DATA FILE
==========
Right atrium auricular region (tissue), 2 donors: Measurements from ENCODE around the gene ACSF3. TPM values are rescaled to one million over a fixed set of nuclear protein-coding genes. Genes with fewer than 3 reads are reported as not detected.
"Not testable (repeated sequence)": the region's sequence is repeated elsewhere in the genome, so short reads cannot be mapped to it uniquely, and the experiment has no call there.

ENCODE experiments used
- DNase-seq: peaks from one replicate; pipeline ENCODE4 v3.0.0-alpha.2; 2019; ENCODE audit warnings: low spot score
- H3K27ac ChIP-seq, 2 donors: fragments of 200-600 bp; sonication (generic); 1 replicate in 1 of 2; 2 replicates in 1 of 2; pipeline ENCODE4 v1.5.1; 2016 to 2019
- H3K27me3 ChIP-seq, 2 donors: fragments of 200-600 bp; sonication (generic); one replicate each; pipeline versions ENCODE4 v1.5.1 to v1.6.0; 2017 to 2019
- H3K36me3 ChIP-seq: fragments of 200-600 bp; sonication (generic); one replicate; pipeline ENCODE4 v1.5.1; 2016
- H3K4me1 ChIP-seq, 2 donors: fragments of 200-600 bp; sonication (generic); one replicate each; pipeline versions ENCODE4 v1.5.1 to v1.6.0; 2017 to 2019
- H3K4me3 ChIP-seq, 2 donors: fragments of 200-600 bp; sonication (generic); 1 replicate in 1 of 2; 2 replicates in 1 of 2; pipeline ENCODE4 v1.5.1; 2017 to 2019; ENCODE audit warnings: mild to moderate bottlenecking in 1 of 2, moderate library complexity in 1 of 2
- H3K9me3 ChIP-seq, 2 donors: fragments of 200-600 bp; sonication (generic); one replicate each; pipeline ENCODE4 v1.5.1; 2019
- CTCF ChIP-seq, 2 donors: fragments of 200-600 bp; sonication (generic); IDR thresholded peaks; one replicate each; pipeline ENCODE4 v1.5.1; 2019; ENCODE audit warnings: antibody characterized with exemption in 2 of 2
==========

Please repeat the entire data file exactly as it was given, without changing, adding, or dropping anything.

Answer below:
Right atrium auricular region (tissue), 2 donors: Measurements from ENCODE around the gene ACSF3. TPM values are rescaled to one million over a fixed set of nuclear protein-coding genes. Genes with fewer than 3 reads are reported as not detected.
"Not testable (repeated sequence)": the region's sequence is repeated elsewhere in the genome, so short reads cannot be mapped to it uniquely, and the experiment has no call there.

ENCODE experiments used
- DNase-seq: peaks from one replicate; pipeline ENCODE4 v3.0.0-alpha.2; 2019; ENCODE audit warnings: low spot score
- H3K27ac ChIP-seq, 2 donors: fragments of 200-600 bp; sonication (generic); 1 replicate in 1 of 2; 2 replicates in 1 of 2; pipeline ENCODE4 v1.5.1; 2016 to 2019
- H3K27me3 ChIP-seq, 2 donors: fragments of 200-600 bp; sonication (generic); one replicate each; pipeline versions ENCODE4 v1.5.1 to v1.6.0; 2017 to 2019
- H3K36me3 ChIP-seq: fragments of 200-600 bp; sonication (generic); one replicate; pipeline ENCODE4 v1.5.1; 2016
- H3K4me1 ChIP-seq, 2 donors: fragments of 200-600 bp; sonication (generic); one replicate each; pipeline versions ENCODE4 v1.5.1 to v1.6.0; 2017 to 2019
- H3K4me3 ChIP-seq, 2 donors: fragments of 200-600 bp; sonication (generic); 1 replicate in 1 of 2; 2 replicates in 1 of 2; pipeline ENCODE4 v1.5.1; 2017 to 2019; ENCODE audit warnings: mild to moderate bottlenecking in 1 of 2, moderate library complexity in 1 of 2
- H3K9me3 ChIP-seq, 2 donors: fragments of 200-600 bp; sonication (generic); one replicate each; pipeline ENCODE4 v1.5.1; 2019
- CTCF ChIP-seq, 2 donors: fragments of 200-600 bp; sonication (generic); IDR thresholded peaks; one replicate each; pipeline ENCODE4 v1.5.1; 2019; ENCODE audit warnings: antibody characterized with exemption in 2 of 2